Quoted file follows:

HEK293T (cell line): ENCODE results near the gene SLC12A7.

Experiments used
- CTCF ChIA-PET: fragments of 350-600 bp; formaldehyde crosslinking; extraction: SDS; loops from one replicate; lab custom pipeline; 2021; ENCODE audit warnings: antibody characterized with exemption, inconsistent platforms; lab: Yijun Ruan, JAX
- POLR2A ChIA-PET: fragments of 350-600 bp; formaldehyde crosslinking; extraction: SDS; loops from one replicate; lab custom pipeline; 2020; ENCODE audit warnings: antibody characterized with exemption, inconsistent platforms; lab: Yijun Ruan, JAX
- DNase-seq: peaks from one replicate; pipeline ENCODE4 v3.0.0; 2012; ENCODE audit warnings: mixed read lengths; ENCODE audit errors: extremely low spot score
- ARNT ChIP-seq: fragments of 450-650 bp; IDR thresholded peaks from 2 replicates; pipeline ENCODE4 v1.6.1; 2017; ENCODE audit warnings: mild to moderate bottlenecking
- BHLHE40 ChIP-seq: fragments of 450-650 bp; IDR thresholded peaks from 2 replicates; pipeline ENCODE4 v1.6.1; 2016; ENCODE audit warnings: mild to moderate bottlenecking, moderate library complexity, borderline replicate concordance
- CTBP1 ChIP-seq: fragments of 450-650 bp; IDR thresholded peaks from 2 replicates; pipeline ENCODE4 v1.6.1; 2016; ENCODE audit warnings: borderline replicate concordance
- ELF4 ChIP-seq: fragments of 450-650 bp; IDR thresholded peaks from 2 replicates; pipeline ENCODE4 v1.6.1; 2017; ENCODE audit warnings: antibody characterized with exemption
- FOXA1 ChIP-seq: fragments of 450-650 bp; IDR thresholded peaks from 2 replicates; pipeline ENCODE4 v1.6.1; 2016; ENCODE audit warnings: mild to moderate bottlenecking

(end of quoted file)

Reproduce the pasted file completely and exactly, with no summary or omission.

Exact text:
HEK293T (cell line): ENCODE results near the gene SLC12A7.

Experiments used
- CTCF ChIA-PET: fragments of 350-600 bp; formaldehyde crosslinking; extraction: SDS; loops from one replicate; lab custom pipeline; 2021; ENCODE audit warnings: antibody characterized with exemption, inconsistent platforms; lab: Yijun Ruan, JAX
- POLR2A ChIA-PET: fragments of 350-600 bp; formaldehyde crosslinking; extraction: SDS; loops from one replicate; lab custom pipeline; 2020; ENCODE audit warnings: antibody characterized with exemption, inconsistent platforms; lab: Yijun Ruan, JAX
- DNase-seq: peaks from one replicate; pipeline ENCODE4 v3.0.0; 2012; ENCODE audit warnings: mixed read lengths; ENCODE audit errors: extremely low spot score
- ARNT ChIP-seq: fragments of 450-650 bp; IDR thresholded peaks from 2 replicates; pipeline ENCODE4 v1.6.1; 2017; ENCODE audit warnings: mild to moderate bottlenecking
- BHLHE40 ChIP-seq: fragments of 450-650 bp; IDR thresholded peaks from 2 replicates; pipeline ENCODE4 v1.6.1; 2016; ENCODE audit warnings: mild to moderate bottlenecking, moderate library complexity, borderline replicate concordance
- CTBP1 ChIP-seq: fragments of 450-650 bp; IDR thresholded peaks from 2 replicates; pipeline ENCODE4 v1.6.1; 2016; ENCODE audit warnings: borderline replicate concordance
- ELF4 ChIP-seq: fragments of 450-650 bp; IDR thresholded peaks from 2 replicates; pipeline ENCODE4 v1.6.1; 2017; ENCODE audit warnings: antibody characterized with exemption
- FOXA1 ChIP-seq: fragments of 450-650 bp; IDR thresholded peaks from 2 replicates; pipeline ENCODE4 v1.6.1; 2016; ENCODE audit warnings: mild to moderate bottlenecking